Since 2007, the circuit has undergone major revisions. The Variante Bassa chicane has been removed, making the run from Rivazza 2 to the first Tamburello chicane totally flat-out, much like the circuit in its original fast-flowing days. However the chicane has been reinstalled for motorcycle races.
The old pit garages and paddock have been demolished and completely rebuilt while the pitlane was extended and resurfaced. The reconstruction overseen by German track architect Hermann Tilke.
In June 2008, with most of the reconstruction work completed, The FIA gave the track a "1T" rating, meaning that an official Formula One Test can be held at the circuit; circuits require the "1" homologation to host a Formula One Grand Prix. However, as of August 2011, the track received a '1' FIA homologation rating after a recent inspection by Charlie Whiting.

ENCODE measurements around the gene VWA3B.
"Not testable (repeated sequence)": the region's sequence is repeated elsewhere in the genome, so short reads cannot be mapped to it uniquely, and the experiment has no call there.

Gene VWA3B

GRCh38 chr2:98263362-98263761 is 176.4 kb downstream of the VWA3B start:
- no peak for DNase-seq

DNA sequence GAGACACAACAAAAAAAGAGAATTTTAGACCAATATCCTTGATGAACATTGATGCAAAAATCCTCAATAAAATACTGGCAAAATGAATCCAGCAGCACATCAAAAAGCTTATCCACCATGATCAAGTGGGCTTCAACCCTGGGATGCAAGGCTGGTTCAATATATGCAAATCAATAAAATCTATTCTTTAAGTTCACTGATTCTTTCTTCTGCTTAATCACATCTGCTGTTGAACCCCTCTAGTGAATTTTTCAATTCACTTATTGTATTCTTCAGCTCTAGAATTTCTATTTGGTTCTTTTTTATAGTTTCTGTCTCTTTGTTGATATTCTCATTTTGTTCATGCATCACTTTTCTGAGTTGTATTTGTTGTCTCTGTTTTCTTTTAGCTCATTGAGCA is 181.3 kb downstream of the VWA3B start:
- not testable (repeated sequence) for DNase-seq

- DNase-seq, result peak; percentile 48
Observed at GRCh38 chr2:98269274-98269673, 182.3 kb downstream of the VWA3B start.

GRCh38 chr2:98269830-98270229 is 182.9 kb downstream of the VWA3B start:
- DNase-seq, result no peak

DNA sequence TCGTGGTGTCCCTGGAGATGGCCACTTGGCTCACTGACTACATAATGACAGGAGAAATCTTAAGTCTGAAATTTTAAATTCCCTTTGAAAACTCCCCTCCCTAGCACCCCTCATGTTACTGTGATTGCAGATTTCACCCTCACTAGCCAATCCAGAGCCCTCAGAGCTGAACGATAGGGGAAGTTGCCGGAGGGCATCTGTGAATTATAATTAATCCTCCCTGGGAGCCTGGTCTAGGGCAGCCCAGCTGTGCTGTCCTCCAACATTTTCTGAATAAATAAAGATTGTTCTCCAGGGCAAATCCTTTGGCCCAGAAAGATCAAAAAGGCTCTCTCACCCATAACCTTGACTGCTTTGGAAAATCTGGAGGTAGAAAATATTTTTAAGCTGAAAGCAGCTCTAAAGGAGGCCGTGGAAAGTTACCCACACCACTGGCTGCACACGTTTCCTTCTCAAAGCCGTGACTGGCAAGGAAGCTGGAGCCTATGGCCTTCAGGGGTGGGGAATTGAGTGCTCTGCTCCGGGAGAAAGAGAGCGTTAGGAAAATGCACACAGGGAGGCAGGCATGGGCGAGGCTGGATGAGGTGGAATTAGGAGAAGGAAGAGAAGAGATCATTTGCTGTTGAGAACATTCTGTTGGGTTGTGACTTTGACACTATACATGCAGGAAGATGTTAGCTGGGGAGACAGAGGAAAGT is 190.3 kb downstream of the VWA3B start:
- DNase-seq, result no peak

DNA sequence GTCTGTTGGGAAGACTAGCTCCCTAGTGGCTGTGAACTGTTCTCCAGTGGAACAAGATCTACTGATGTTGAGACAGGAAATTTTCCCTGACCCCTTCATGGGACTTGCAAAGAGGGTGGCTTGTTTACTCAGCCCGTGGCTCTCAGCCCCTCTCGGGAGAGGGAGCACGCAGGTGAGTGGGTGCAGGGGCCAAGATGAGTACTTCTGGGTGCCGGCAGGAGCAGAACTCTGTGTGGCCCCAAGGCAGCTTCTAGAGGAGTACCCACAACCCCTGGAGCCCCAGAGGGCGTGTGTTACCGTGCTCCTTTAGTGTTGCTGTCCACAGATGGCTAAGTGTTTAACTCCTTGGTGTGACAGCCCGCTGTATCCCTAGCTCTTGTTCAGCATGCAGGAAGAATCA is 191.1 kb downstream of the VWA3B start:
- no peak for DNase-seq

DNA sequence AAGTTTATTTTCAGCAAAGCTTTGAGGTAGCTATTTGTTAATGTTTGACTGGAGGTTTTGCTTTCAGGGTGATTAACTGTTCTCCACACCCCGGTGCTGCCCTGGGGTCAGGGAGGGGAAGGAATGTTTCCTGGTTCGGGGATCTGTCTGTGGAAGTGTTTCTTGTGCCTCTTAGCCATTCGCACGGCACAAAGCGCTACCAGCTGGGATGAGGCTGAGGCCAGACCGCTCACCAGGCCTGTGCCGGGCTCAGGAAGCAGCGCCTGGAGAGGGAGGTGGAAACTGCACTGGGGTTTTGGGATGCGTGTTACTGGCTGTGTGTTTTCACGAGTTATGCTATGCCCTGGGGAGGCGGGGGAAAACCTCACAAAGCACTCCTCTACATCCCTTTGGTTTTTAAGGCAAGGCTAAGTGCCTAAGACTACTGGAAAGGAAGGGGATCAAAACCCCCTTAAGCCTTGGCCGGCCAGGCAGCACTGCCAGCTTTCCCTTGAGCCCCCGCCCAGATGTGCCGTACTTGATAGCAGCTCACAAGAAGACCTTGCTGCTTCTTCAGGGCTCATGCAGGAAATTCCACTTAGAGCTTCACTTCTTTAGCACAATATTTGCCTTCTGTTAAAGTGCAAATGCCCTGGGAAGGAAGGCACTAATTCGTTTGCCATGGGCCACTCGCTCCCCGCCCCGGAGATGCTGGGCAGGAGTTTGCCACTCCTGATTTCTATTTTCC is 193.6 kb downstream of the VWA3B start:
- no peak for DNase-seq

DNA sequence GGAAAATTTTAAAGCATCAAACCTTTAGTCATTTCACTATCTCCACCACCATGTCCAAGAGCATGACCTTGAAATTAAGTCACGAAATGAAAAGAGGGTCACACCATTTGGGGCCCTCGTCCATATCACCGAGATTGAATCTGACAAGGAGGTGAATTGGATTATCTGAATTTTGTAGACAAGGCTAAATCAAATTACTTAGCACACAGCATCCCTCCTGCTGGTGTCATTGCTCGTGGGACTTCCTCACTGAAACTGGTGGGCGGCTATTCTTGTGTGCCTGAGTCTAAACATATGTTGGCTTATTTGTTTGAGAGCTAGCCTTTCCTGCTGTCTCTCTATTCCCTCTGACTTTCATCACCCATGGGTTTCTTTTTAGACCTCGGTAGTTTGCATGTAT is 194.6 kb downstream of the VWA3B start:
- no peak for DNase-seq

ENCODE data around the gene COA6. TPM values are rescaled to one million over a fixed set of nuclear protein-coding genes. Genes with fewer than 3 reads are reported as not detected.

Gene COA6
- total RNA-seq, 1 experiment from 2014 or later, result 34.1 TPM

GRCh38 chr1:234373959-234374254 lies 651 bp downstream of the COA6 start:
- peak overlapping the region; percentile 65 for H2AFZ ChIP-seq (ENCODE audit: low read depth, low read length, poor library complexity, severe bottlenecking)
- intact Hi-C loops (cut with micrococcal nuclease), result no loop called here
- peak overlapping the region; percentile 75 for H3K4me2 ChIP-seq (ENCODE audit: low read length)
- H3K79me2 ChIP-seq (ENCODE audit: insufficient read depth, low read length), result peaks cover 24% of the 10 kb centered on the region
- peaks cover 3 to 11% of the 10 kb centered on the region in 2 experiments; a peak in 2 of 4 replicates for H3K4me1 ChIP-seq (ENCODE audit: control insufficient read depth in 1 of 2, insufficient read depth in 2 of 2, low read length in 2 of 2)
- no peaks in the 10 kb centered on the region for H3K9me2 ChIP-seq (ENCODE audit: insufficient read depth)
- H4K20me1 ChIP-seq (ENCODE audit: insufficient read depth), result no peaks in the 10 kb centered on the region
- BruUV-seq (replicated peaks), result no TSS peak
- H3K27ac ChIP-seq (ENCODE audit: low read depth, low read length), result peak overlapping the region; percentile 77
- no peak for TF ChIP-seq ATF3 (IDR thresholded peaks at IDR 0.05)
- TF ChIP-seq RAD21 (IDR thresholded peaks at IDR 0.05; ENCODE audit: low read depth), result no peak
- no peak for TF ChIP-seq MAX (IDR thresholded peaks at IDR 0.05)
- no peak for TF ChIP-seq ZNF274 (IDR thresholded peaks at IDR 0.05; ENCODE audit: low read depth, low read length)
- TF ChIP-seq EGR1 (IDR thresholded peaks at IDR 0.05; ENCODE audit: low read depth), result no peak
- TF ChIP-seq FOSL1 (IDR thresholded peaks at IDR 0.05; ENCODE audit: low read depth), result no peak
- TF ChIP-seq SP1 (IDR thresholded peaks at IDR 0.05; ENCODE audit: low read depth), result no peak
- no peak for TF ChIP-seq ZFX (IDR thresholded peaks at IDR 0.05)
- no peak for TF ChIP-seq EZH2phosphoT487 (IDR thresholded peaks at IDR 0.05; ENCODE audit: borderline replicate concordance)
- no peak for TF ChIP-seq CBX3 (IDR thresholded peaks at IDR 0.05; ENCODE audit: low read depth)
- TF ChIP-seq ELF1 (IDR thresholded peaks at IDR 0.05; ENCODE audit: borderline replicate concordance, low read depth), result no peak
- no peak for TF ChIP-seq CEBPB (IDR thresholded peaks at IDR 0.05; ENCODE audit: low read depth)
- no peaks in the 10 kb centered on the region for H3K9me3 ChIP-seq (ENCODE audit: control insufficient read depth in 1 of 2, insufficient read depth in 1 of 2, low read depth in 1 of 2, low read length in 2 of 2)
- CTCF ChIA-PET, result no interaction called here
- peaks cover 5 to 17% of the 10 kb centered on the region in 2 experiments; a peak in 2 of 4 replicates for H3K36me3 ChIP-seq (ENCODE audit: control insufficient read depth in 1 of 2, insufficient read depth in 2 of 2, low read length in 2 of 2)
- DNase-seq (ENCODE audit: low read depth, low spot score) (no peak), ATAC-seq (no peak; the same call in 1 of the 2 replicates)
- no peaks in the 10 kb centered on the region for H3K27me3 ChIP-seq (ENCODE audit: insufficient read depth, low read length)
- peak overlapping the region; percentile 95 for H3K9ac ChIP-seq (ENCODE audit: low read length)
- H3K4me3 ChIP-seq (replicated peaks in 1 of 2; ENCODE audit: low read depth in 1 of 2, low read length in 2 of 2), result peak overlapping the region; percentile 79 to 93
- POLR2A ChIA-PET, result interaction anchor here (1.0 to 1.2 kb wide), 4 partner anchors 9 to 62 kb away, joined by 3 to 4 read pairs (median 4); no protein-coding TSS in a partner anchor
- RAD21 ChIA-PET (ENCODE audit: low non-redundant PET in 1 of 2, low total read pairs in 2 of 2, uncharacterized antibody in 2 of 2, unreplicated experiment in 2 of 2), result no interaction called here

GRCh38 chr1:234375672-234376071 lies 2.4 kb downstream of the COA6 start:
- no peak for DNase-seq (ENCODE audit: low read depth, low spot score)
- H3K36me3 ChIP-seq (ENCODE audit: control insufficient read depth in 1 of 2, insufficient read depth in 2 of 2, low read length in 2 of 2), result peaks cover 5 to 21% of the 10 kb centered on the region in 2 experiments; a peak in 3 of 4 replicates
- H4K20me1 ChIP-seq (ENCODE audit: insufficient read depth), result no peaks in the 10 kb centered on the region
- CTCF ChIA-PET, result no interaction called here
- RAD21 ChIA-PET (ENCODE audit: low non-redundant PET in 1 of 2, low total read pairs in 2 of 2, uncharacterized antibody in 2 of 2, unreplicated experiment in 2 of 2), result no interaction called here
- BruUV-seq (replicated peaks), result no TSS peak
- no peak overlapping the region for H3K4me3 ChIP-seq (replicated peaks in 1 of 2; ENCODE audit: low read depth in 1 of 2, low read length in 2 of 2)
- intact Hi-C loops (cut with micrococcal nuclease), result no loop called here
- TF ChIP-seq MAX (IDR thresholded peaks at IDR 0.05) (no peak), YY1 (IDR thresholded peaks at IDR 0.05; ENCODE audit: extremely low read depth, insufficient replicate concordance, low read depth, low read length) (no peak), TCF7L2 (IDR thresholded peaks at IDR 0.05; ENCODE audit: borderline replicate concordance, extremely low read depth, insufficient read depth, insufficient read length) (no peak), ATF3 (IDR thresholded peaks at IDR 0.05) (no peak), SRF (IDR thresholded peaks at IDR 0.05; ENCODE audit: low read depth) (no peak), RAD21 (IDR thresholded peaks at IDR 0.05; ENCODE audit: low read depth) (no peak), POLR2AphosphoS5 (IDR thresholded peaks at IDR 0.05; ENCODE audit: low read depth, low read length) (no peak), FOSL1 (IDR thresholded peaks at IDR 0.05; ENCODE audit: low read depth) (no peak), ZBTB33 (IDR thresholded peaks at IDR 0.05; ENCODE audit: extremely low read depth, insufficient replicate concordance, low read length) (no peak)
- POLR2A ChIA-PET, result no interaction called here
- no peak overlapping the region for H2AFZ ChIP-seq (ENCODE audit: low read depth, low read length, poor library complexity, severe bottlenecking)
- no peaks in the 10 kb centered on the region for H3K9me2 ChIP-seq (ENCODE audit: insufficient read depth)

The circuit hosted the 2008 WTCC Race of Europe, on 21 September 2008.
During June of 2015, the owners of the circuit confirmed they were in talks to return to the Formula 1 World Championship calendar should Monza, whose contract runs out after the 2016 season, be unable to make a new deal to keep hosting a round of the world championship.
In 2012, the BBC's Top Gear had a segment at the Imola circuit.
- "LIST OF FIA LICENSED CIRCUITS" (PDF). FIA. 6 February 2015. Retrieved 28 May 2015.<templatestyles src="Module:Citation/CS1/styles.css"></templatestyles>
- Fotheringham, Alasdair (19 May 2015). "Giro d'Italia stage 11 preview: Organizers bring back 1968 Worlds finish circuit in Imola". cyclingnews.com. Retrieved 20 May 2015.<templatestyles src="Module:Citation/CS1/styles.css"></templatestyles>